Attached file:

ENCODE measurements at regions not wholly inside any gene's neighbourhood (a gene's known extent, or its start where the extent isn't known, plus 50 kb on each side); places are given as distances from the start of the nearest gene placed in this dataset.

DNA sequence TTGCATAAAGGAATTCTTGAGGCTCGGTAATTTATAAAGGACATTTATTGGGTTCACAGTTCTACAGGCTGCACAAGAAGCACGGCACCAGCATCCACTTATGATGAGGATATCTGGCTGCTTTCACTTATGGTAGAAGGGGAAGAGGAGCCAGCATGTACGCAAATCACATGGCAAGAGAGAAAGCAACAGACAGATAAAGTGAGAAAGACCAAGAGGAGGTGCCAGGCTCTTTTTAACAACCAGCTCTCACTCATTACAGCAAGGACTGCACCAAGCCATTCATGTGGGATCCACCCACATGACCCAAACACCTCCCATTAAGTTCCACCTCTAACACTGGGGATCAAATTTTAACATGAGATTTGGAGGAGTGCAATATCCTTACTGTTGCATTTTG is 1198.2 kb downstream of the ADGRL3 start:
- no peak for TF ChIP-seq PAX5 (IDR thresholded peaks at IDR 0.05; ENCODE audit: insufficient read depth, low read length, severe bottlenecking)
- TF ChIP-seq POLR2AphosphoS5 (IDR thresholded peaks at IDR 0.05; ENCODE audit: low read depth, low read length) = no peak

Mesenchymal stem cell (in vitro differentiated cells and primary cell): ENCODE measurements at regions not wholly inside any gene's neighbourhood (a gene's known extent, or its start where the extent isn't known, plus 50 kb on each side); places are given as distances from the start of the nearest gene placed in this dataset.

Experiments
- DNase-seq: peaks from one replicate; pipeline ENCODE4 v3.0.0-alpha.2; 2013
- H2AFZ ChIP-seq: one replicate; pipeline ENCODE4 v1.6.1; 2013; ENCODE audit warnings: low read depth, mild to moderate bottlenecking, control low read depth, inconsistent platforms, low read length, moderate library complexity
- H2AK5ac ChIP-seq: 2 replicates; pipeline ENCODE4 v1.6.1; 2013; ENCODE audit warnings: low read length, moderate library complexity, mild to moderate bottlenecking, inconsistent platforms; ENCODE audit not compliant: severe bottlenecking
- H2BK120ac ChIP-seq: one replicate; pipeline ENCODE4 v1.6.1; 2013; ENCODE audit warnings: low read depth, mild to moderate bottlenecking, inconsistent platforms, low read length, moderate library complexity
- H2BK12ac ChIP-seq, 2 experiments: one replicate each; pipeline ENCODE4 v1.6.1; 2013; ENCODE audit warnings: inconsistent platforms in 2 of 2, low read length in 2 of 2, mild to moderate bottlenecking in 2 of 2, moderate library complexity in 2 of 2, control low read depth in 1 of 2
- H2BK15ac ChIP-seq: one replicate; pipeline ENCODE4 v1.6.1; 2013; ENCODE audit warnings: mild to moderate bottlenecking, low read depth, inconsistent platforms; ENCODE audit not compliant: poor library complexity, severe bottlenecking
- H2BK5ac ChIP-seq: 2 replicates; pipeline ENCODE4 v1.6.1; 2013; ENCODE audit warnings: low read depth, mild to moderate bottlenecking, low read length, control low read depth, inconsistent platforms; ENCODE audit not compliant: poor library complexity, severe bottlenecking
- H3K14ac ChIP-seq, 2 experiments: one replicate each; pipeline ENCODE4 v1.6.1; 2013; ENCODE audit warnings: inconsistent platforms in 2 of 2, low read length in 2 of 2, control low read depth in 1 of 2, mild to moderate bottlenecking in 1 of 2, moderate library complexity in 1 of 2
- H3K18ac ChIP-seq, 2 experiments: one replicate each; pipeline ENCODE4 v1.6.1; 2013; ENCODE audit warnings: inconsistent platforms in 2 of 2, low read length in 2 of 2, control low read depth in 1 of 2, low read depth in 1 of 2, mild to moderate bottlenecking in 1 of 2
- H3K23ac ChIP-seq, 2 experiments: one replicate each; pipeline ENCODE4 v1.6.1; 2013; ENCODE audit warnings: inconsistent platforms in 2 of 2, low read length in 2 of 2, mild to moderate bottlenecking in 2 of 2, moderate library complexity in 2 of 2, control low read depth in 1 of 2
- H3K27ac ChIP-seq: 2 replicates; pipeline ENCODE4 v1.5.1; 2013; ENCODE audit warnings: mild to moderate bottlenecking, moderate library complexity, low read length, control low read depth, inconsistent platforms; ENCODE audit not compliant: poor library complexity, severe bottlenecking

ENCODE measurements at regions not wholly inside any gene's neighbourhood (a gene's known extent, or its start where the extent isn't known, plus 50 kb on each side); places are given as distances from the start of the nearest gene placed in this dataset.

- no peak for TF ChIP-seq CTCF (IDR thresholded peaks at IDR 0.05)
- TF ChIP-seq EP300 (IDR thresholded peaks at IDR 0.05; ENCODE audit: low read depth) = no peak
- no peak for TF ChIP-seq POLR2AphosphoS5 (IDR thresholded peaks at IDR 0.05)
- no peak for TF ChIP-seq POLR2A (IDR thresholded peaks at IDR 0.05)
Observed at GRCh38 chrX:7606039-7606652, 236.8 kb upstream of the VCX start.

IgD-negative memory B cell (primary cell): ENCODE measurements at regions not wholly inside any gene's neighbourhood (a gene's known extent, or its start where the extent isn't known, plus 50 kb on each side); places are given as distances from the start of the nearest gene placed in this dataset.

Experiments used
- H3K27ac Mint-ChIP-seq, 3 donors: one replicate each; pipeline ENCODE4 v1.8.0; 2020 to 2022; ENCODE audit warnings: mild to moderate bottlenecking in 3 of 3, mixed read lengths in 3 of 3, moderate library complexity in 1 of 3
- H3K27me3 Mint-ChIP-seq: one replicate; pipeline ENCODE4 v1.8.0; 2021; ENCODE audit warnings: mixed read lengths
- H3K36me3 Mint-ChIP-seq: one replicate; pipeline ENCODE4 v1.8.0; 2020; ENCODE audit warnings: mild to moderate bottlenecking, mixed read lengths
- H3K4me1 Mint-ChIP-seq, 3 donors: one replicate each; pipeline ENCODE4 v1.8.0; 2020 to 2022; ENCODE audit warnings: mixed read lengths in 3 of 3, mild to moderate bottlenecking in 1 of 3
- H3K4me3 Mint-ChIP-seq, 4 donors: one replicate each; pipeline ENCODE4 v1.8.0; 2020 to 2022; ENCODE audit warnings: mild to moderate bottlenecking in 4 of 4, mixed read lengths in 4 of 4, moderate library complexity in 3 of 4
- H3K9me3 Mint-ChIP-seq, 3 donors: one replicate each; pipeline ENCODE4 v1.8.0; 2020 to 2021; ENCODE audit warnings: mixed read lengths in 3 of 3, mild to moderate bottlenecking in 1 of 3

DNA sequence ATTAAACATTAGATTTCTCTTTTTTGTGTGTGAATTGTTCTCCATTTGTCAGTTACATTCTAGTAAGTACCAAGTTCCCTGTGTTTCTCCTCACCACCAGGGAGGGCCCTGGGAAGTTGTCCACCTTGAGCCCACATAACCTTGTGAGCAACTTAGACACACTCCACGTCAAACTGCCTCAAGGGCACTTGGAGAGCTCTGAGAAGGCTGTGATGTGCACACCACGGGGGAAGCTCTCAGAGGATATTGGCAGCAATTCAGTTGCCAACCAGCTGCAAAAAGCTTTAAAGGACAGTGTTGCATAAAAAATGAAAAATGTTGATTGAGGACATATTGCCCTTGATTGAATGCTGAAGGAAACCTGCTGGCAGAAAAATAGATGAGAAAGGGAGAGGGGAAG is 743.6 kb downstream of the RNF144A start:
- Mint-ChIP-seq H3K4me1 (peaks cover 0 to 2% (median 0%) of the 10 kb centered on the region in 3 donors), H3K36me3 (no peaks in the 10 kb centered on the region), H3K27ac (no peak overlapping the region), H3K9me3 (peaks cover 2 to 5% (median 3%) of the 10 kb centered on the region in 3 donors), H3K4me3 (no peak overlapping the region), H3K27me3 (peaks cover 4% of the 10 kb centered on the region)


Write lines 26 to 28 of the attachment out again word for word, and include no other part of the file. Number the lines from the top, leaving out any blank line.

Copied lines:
- H3K27ac Mint-ChIP-seq, 3 donors: one replicate each; pipeline ENCODE4 v1.8.0; 2020 to 2022; ENCODE audit warnings: mild to moderate bottlenecking in 3 of 3, mixed read lengths in 3 of 3, moderate library complexity in 1 of 3
- H3K27me3 Mint-ChIP-seq: one replicate; pipeline ENCODE4 v1.8.0; 2021; ENCODE audit warnings: mixed read lengths
- H3K36me3 Mint-ChIP-seq: one replicate; pipeline ENCODE4 v1.8.0; 2020; ENCODE audit warnings: mild to moderate bottlenecking, mixed read lengths